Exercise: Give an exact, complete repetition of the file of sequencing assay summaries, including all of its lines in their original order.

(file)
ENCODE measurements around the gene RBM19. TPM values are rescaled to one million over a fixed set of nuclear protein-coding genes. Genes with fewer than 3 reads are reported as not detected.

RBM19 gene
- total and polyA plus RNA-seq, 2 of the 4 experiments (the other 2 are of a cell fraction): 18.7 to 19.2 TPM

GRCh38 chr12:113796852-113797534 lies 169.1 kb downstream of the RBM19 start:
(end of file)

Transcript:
ENCODE measurements around the gene RBM19. TPM values are rescaled to one million over a fixed set of nuclear protein-coding genes. Genes with fewer than 3 reads are reported as not detected.

RBM19 gene
- total and polyA plus RNA-seq, 2 of the 4 experiments (the other 2 are of a cell fraction): 18.7 to 19.2 TPM

GRCh38 chr12:113796852-113797534 lies 169.1 kb downstream of the RBM19 start: